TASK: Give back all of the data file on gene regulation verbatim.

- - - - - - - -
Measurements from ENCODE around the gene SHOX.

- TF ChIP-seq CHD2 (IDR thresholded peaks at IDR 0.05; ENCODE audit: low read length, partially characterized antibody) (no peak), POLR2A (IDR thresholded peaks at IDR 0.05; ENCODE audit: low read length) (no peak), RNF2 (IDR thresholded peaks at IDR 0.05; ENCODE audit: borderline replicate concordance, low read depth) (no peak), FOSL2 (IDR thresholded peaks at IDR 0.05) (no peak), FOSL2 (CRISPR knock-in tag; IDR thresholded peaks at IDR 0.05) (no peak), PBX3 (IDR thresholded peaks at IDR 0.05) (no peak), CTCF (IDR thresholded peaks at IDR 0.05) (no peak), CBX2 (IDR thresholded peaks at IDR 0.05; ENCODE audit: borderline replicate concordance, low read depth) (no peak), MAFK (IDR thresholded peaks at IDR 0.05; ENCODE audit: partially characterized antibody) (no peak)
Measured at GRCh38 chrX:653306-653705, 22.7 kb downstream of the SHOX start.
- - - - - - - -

Measurements from ENCODE around the gene SHOX.

- TF ChIP-seq CHD2 (IDR thresholded peaks at IDR 0.05; ENCODE audit: low read length, partially characterized antibody) (no peak), POLR2A (IDR thresholded peaks at IDR 0.05; ENCODE audit: low read length) (no peak), RNF2 (IDR thresholded peaks at IDR 0.05; ENCODE audit: borderline replicate concordance, low read depth) (no peak), FOSL2 (IDR thresholded peaks at IDR 0.05) (no peak), FOSL2 (CRISPR knock-in tag; IDR thresholded peaks at IDR 0.05) (no peak), PBX3 (IDR thresholded peaks at IDR 0.05) (no peak), CTCF (IDR thresholded peaks at IDR 0.05) (no peak), CBX2 (IDR thresholded peaks at IDR 0.05; ENCODE audit: borderline replicate concordance, low read depth) (no peak), MAFK (IDR thresholded peaks at IDR 0.05; ENCODE audit: partially characterized antibody) (no peak)
Measured at GRCh38 chrX:653306-653705, 22.7 kb downstream of the SHOX start.